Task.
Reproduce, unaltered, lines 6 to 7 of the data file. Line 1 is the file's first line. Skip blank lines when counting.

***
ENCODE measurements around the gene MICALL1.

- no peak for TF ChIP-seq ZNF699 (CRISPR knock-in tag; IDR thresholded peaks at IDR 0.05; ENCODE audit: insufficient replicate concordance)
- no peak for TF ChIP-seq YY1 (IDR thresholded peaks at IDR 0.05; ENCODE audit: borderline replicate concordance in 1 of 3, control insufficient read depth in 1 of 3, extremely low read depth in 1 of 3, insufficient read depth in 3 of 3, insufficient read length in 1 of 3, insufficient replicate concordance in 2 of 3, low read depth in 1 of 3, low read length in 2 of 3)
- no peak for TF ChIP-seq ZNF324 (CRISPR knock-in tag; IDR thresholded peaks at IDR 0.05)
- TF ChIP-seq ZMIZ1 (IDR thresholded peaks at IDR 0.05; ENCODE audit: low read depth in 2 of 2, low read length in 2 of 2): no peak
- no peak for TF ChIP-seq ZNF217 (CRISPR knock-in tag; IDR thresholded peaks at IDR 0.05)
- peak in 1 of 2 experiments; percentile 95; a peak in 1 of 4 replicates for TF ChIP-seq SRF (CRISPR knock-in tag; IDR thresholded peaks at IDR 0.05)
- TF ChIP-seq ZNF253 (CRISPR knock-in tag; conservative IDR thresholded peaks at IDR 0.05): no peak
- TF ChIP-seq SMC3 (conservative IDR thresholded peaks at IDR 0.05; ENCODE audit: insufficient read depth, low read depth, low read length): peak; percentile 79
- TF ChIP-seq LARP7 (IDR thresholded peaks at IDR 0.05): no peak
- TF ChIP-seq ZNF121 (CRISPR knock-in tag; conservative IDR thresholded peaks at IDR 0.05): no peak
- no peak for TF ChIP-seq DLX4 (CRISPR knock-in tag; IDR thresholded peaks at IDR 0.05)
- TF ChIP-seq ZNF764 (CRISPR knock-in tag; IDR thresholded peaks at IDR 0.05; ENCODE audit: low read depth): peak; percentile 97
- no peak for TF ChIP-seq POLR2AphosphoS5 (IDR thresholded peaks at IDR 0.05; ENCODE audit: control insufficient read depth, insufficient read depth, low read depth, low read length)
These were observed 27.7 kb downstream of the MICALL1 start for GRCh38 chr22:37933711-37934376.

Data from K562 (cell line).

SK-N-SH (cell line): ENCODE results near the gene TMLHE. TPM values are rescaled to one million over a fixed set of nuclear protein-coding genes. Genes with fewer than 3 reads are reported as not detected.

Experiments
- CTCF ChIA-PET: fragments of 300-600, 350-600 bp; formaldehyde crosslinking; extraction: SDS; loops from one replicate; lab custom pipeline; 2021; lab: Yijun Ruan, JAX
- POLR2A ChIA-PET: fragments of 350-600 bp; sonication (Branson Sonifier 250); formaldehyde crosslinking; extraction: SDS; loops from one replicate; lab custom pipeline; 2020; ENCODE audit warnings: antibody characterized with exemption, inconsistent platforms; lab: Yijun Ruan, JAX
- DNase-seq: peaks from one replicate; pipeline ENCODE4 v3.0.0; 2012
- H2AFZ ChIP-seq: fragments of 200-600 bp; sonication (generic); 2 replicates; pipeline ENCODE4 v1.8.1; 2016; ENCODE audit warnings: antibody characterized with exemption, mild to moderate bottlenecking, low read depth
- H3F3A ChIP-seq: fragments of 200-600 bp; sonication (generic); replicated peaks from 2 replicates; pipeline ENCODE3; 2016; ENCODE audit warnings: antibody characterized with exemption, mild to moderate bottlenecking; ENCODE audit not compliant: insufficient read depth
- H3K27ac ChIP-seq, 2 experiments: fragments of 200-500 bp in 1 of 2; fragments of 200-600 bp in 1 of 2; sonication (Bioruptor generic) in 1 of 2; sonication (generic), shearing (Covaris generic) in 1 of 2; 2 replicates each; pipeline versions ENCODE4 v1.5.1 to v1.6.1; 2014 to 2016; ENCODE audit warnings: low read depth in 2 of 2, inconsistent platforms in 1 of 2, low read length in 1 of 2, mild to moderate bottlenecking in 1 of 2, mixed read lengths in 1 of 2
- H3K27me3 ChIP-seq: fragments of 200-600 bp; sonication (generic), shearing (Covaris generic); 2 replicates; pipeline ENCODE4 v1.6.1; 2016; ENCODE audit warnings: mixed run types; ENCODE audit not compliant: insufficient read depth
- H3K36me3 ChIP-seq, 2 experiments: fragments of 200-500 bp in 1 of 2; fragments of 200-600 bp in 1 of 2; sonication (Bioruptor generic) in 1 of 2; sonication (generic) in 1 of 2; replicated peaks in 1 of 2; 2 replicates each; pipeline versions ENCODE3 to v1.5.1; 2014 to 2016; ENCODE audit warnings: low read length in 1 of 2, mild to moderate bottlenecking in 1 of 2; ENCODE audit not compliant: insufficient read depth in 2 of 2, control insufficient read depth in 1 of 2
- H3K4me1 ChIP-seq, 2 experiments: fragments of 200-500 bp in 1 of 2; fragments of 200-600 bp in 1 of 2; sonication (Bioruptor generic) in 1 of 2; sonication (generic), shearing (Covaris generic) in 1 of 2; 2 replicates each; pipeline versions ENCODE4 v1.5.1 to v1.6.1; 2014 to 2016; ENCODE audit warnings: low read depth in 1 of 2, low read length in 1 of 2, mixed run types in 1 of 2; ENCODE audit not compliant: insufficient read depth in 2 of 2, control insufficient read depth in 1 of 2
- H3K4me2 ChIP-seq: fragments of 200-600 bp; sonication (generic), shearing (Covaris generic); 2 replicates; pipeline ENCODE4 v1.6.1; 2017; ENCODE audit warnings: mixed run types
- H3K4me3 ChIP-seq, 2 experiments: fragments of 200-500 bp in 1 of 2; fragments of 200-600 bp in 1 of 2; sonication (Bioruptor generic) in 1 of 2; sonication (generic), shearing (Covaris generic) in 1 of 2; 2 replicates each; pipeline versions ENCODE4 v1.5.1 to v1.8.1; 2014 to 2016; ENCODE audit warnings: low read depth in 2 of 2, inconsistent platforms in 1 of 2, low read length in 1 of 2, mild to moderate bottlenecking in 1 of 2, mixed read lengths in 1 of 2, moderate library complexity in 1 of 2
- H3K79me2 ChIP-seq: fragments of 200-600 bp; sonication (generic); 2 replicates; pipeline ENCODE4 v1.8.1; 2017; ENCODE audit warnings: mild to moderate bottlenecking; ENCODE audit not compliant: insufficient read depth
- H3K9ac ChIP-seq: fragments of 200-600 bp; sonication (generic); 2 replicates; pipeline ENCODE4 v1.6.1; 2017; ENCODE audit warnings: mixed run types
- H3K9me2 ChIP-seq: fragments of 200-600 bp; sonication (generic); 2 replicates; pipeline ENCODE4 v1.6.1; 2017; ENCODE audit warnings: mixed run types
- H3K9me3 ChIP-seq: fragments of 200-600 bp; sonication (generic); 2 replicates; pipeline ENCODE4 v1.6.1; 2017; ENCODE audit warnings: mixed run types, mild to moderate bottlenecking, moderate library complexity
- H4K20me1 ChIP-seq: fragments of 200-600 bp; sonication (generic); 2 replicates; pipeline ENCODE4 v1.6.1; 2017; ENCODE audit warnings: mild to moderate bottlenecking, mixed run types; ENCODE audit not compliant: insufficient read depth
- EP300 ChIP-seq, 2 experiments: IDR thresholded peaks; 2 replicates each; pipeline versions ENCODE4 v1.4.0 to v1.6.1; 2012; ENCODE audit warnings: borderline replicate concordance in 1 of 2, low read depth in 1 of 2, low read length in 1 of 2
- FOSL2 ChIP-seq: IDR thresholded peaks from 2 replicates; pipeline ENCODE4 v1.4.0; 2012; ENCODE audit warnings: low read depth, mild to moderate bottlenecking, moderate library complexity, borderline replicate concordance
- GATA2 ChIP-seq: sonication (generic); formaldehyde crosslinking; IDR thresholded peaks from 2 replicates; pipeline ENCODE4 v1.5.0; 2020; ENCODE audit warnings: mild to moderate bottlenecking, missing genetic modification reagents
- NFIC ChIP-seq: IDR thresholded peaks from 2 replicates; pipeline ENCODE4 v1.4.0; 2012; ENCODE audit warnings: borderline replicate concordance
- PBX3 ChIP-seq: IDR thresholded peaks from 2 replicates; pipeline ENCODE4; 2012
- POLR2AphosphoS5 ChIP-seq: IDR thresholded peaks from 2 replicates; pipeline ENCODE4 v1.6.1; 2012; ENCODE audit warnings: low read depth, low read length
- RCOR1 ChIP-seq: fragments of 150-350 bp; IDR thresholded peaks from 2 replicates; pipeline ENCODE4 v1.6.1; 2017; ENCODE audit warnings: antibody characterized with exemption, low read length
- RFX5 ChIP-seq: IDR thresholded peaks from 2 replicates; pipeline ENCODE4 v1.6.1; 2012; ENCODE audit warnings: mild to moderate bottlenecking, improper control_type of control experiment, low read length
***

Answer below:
- no peak for TF ChIP-seq ZNF217 (CRISPR knock-in tag; IDR thresholded peaks at IDR 0.05)
- peak in 1 of 2 experiments; percentile 95; a peak in 1 of 4 replicates for TF ChIP-seq SRF (CRISPR knock-in tag; IDR thresholded peaks at IDR 0.05)